A book isn’t just an object with words on it. A jewelry box isn’t just a container. Clothes aren’t just protection from the elements. Each of these inanimate objects means so much more to us. We put our emotions into them. We rely upon these objects to fulfill needs in us. They are our crutches.
A comprehensive article on the subject, "how to create a Blog post." It gives you the procedures to be adopted to produce structured and professional articles... an amazing post! [note: Martin Gysler]
This is the most important part of you blog post because it’s what your visitors have come for, so if you want them to enjoy it and come back, you need to make sure it’s up to a good standard. Having amazing knowledge is one thing, but if you can’t manage to organize it in a way that is easily understandable to your readers, then it’s completely wasted.
Before you even open up your website, you need to get yourself some good fashion pen and paper and start taking notes. Even if you don’t know the exact title of your post, you should atleast know what it’s going to be about, so put that in a circle in the middle of the page and work out from there with a spider diagram...
Have you wanted to start a blog, a website or an online business, but you’re not sure where to begin? Are you already putting in the hard yards to build one or the other or both, but you’re not sure if it’s going where you want it to go?
Building blogs and online businesses is very exciting, but it’s a very challenging endeavor as well. Whilst the excitement helps, some days it’s never enough to prepare you for just what it takes to be successful, as always there’s so much to do...
As the holiday season prepares to give way to the New Year’s Eve and the end of 2011, the annual influx of year-end lists is about to begin in earnest. Top photos, top news stories, top Kardashian marriages… the lists are on their way. Lest anyone say that social media is any different, here for your consideration, in no particular order, are my Top Social Media Lessons of 2011 – part one today, and part two tomorrow.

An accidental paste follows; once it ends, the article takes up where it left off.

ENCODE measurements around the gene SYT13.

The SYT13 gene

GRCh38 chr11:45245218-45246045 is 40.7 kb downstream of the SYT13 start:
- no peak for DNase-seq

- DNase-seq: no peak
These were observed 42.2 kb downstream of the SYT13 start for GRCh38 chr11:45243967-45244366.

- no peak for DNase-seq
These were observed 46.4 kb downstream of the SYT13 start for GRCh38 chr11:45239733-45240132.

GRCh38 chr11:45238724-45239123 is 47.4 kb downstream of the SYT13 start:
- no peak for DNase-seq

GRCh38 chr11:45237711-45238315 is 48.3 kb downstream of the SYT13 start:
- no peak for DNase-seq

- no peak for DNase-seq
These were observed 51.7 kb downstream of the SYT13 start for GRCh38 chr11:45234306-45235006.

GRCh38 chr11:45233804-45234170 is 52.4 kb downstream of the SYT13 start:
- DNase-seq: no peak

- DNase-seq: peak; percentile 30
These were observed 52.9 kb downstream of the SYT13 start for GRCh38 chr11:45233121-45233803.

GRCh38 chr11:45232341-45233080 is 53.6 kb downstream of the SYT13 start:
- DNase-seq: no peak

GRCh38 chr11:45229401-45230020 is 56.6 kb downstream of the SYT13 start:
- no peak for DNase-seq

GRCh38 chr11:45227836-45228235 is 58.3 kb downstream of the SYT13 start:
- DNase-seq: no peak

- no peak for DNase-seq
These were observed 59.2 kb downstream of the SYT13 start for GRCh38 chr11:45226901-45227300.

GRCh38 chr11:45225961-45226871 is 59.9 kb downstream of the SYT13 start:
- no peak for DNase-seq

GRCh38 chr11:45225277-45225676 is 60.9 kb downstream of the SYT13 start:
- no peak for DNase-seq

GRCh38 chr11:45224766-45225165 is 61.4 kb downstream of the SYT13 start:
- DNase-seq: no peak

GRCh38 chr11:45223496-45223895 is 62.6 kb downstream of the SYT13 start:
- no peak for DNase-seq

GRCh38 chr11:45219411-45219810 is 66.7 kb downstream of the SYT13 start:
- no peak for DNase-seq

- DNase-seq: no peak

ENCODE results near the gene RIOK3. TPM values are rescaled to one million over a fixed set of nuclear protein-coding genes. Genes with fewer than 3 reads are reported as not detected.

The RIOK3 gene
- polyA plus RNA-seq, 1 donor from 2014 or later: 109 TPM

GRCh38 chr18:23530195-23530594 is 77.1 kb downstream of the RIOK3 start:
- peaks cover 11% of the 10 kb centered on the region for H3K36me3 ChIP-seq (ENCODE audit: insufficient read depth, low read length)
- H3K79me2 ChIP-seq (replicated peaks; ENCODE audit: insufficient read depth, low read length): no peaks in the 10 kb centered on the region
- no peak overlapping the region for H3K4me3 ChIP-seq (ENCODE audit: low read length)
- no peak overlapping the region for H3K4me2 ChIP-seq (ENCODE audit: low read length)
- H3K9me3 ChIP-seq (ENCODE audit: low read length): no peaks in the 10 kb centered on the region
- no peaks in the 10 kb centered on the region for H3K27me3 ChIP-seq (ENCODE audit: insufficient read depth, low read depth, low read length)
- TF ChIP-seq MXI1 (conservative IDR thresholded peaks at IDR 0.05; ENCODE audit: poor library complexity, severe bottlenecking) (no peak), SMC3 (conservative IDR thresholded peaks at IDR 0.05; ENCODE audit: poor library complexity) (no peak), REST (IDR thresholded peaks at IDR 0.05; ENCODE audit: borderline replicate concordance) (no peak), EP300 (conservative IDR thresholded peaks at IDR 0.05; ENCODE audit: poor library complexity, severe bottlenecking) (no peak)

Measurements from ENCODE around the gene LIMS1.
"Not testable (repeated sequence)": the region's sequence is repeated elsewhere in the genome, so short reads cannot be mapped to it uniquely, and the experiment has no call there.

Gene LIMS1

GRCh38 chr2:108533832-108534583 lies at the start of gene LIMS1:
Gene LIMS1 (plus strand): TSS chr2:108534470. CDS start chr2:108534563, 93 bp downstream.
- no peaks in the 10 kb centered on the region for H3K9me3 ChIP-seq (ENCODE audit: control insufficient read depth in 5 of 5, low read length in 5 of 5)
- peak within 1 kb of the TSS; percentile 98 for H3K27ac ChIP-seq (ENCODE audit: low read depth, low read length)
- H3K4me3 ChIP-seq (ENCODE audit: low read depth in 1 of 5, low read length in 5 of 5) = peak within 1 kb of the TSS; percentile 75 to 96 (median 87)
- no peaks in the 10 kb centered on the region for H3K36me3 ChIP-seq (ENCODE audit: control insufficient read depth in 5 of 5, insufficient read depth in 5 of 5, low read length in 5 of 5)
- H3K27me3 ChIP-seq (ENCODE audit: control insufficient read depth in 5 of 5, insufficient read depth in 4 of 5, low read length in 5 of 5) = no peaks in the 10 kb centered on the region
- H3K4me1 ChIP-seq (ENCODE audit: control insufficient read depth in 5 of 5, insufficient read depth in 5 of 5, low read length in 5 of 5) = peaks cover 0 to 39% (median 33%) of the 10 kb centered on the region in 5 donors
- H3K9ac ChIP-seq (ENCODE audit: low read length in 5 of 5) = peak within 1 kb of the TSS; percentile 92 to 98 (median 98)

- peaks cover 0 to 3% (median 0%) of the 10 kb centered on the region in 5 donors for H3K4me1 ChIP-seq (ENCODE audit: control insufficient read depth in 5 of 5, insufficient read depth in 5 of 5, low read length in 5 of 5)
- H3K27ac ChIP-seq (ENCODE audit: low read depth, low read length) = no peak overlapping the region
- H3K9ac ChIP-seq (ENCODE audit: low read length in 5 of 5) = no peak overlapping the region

Lesson #1: There is a significant amount of social network fatigue.
Google+. Quora. Empire Avenue. Chime.in. Unthink. It seemed in 2011 like there was a new or “hot” social network every month – and watching the social media in-crowd rush to adopt was a sometimes comical diversion. There was certainly an element of “shiny object syndrome” at play in the social media world...
A website and daily newsletter featuring good news, positive stories, and videos about everyday heroes, amazing animals, eco-friendly advances, health news, scientific discoveries, and other inspiring events. ||My comment. Wow, not a lot to say. Quite a journey for this family.
"Sometimes, the very best experts are those who create the products. We often get requests from companies that wish to write articles about their own products or services (from now on, when we say "product" we mean "product or service"). Such articles are, by definition, self-serving since the companies in question obviously wish to promote their own wares. Just because a company might wish to gain visibility through editorial doesn't mean we dismiss a genuine offer of editorial content out of hand."
What a solid article for how to write stories about your products or services! Very useful tips, plus a healthy body of good examples. This is a great how-to guide you won't want to miss.
Thanks to fellow curator Kat Tansey @KatTansey for sharing this piece.